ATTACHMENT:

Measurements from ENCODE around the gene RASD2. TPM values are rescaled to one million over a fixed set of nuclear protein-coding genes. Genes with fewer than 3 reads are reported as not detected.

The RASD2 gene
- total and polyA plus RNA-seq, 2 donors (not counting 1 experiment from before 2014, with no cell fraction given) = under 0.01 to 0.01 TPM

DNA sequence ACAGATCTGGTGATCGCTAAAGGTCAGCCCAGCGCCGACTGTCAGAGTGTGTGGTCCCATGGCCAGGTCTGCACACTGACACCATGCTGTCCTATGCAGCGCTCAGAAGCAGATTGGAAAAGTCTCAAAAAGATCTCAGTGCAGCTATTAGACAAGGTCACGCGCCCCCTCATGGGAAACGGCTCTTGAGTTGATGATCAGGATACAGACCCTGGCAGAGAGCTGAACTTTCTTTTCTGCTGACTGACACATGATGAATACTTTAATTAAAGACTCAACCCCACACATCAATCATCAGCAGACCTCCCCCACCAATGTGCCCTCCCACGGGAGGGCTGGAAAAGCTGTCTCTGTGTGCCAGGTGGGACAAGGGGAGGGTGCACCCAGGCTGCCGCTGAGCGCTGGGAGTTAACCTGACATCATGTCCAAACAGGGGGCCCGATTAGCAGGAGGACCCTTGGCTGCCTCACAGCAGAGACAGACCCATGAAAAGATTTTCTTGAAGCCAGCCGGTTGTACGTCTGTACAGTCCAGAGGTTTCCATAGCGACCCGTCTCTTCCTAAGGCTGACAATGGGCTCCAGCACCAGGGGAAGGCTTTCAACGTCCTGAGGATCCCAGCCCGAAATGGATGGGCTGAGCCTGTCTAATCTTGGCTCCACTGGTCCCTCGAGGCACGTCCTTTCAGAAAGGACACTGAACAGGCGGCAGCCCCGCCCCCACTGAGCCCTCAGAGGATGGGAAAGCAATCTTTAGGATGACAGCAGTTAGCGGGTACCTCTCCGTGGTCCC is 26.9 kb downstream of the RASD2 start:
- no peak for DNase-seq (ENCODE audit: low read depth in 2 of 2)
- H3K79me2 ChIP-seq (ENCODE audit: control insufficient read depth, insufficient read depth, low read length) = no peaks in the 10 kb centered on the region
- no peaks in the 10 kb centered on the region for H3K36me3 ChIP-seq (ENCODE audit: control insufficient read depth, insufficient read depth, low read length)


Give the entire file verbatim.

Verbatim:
Measurements from ENCODE around the gene RASD2. TPM values are rescaled to one million over a fixed set of nuclear protein-coding genes. Genes with fewer than 3 reads are reported as not detected.

The RASD2 gene
- total and polyA plus RNA-seq, 2 donors (not counting 1 experiment from before 2014, with no cell fraction given) = under 0.01 to 0.01 TPM

DNA sequence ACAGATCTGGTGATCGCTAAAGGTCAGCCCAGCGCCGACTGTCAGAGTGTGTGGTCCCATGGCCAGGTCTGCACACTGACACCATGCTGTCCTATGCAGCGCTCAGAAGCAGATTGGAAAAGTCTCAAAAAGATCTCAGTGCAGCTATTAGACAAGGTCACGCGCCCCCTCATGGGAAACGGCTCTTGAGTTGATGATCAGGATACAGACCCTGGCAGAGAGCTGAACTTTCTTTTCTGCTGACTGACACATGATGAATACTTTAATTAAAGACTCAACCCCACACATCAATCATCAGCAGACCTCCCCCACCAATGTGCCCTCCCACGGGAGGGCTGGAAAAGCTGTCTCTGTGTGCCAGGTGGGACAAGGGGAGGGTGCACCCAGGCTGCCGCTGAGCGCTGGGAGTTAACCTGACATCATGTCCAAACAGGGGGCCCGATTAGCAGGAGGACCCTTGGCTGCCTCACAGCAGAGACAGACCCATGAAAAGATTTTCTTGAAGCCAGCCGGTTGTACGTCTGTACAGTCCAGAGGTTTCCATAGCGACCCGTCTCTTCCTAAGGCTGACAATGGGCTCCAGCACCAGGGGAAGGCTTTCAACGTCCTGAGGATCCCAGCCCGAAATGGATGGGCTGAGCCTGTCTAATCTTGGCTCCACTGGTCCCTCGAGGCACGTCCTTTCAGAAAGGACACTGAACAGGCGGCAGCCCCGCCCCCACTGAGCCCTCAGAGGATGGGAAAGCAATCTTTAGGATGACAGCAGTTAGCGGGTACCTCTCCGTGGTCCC is 26.9 kb downstream of the RASD2 start:
- no peak for DNase-seq (ENCODE audit: low read depth in 2 of 2)
- H3K79me2 ChIP-seq (ENCODE audit: control insufficient read depth, insufficient read depth, low read length) = no peaks in the 10 kb centered on the region
- no peaks in the 10 kb centered on the region for H3K36me3 ChIP-seq (ENCODE audit: control insufficient read depth, insufficient read depth, low read length)